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Training plans – activity stacking that doesn’t involve the kitchen sink


Learn how effective training through skill stacking can ensure balanced workloads for trainers and trainees, fostering a positive onboarding experience, and long-term success for new hires.

Subscribe to The Vet Blast Podcast on Apple Podcasts, Spotify, or wherever you get your podcasts.

Training a new employee is a crucial investment in their success, but it can often feel like veterinary clinics are running short on time to properly onboard them. So, how can veterinary teams work with new hires to make sure they are trained properly, but not overwhelming a team that really needs a new team member?

On this episode of The Vet Blast Podcast, Jessica Molina, CVPM, PHR, CCFP, joins host Adam Christman, DVM, MBA, to review what training programs look like in most veterinary clinics, how they go wrong, and how practice leaders can get these programs back on the right track.

Below is a partial transcript.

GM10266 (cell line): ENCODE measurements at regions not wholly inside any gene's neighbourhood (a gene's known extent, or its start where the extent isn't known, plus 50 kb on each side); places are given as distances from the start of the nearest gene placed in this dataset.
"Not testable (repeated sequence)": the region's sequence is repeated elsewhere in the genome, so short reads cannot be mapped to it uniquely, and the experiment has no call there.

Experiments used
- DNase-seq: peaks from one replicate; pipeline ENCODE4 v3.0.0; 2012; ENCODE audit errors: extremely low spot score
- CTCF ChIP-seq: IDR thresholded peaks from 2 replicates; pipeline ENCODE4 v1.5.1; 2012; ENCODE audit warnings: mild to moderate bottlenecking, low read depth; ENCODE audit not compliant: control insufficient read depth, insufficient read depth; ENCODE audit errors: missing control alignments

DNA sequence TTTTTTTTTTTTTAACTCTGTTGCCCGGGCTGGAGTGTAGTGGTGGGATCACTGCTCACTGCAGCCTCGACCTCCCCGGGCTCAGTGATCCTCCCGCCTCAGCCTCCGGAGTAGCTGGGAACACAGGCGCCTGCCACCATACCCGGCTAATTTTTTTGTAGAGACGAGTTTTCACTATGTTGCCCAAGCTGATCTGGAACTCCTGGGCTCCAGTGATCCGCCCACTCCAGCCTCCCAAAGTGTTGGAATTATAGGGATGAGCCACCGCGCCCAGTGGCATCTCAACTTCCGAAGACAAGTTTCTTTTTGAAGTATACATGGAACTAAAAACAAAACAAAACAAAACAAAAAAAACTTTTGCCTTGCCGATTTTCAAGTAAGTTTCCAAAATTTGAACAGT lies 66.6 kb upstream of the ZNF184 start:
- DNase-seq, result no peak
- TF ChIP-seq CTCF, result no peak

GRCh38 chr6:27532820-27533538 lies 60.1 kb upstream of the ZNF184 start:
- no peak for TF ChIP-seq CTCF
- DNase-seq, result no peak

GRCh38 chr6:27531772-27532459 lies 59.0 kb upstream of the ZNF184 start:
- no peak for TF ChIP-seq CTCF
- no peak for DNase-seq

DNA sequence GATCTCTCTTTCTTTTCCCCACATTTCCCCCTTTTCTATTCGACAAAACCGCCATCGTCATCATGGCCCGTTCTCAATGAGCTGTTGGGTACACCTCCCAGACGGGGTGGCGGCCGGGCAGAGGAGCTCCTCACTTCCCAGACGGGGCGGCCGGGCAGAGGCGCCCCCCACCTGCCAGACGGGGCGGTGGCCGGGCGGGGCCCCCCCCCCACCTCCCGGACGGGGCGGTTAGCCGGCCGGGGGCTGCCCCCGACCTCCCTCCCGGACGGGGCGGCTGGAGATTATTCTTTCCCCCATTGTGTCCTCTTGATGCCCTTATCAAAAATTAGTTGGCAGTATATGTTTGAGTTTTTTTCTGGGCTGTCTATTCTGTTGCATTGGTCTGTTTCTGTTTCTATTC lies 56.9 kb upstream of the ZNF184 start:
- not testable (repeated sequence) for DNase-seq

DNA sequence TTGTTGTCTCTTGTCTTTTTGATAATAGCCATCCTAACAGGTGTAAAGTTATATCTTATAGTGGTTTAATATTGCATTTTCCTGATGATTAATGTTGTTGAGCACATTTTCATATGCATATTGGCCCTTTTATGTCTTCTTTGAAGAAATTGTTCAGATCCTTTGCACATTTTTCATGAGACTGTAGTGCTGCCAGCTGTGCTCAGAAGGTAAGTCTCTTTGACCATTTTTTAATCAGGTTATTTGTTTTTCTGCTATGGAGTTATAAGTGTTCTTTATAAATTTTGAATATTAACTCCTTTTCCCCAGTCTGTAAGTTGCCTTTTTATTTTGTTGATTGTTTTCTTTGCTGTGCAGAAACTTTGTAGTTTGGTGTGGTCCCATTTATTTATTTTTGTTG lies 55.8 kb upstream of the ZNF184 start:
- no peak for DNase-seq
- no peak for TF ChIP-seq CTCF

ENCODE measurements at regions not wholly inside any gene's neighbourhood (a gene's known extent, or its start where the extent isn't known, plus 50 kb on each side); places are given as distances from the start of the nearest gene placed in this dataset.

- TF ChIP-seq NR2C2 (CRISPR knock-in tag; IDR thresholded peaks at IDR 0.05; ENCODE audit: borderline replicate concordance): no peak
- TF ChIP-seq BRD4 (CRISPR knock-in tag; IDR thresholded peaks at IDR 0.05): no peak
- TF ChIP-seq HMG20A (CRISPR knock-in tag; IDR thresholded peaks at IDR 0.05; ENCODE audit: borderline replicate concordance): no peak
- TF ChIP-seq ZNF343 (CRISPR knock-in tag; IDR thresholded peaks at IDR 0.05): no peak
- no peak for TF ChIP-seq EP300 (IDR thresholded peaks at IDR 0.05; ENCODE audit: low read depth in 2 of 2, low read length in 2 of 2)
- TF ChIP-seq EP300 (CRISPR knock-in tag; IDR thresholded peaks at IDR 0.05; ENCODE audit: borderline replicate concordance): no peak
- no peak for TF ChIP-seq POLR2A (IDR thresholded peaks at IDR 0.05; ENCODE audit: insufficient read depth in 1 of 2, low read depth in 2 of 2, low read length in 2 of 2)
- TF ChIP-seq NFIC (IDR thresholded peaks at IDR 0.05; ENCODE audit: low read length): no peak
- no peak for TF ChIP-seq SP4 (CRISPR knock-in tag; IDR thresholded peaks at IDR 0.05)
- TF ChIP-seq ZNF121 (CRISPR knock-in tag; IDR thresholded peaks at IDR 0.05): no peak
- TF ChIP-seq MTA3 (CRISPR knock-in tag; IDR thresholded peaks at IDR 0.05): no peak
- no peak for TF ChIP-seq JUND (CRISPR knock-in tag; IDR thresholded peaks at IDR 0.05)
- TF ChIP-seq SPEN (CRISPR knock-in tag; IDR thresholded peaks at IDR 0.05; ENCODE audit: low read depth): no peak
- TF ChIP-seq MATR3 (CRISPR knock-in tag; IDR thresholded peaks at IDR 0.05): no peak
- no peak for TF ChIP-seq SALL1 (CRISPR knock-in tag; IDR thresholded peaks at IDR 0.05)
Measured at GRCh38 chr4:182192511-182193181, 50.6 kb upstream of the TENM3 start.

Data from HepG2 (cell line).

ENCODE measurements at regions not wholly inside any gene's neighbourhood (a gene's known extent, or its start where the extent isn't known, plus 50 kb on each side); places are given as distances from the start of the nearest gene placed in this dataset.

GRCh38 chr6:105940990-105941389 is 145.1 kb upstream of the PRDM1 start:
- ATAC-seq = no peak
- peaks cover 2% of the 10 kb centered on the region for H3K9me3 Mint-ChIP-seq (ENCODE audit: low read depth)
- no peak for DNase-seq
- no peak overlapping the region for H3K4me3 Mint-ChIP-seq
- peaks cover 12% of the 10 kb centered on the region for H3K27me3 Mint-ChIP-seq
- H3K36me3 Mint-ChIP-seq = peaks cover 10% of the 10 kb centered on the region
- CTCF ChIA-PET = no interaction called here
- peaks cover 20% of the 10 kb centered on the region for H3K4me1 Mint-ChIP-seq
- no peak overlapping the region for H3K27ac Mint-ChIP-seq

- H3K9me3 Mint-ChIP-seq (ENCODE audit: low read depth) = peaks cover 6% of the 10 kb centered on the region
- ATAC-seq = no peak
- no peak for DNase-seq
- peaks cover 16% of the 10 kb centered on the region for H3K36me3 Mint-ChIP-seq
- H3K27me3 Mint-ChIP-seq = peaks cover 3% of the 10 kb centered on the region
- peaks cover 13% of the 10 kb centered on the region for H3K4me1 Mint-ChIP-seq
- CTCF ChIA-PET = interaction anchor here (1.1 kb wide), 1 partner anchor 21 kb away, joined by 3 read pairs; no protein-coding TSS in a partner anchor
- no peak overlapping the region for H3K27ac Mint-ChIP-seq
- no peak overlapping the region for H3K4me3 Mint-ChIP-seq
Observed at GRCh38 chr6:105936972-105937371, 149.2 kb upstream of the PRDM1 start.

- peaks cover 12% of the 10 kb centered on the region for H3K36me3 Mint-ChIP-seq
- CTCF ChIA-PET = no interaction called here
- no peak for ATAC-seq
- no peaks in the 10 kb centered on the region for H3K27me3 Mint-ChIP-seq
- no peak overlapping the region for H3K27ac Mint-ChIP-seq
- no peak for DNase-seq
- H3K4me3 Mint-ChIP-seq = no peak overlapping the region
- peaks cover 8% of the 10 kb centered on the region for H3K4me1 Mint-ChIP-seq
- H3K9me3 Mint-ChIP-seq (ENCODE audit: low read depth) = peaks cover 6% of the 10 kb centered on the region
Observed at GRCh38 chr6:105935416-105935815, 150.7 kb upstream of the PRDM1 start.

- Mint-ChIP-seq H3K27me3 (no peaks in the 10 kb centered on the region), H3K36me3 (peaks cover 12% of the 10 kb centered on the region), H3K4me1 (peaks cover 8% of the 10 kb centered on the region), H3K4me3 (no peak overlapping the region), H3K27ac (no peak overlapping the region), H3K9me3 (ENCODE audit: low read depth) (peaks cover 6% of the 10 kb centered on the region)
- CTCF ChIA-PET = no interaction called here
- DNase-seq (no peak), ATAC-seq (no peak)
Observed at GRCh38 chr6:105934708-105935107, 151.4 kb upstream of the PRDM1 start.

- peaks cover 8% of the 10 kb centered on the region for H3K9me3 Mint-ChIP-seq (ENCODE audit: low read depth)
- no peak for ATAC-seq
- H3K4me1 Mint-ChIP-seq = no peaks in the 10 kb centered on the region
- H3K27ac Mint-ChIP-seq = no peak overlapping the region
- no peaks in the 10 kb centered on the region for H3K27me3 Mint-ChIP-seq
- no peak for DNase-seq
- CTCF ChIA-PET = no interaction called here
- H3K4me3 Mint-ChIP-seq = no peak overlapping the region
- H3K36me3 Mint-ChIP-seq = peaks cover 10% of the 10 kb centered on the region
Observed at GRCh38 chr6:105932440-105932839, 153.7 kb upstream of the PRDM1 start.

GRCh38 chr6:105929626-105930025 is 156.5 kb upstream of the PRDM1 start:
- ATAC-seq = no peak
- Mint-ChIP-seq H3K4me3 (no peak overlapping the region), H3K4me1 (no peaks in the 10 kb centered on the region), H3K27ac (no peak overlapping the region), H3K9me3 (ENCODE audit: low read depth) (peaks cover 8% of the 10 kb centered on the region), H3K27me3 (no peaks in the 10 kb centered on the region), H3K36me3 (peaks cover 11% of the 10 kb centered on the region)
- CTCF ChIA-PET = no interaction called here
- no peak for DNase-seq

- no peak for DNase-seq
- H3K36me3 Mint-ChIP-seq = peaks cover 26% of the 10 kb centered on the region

Jessica Molina, CVPM, PHR, CCFP: I love good ole analogies and reference images. And I always call this training that doesn't involve everything "and the kitchen sink"—I know the old saying is, "but the kitchen sink" but when you think about all of the activities and skills required of an individual in a veterinary clinic, when you put like a visualization on it, I can picture this vessel full of all this stuff. And so for me, it's like a sink, and you got plates, and bowls, and everything's different sizes, and just kind of crammed in there, and the sink is the vessel, right? And you can work through dishes a whole lot faster if they're organized, if they're stacked, and they're methodical, and you can get through them more efficiently and with better quality.

And then we've also heard that, putting the cart before the horse; we don't want to put the cart before the horse. The horse pulls the cart. And so that's exactly the image I want you to think about when you're thinking about skill stacking, because skill stacking is creating a natural effective sequence of activities, and then cutting them into digestible doses, and building upon them each day so that there's balance in both the trainer and the new hires plates.

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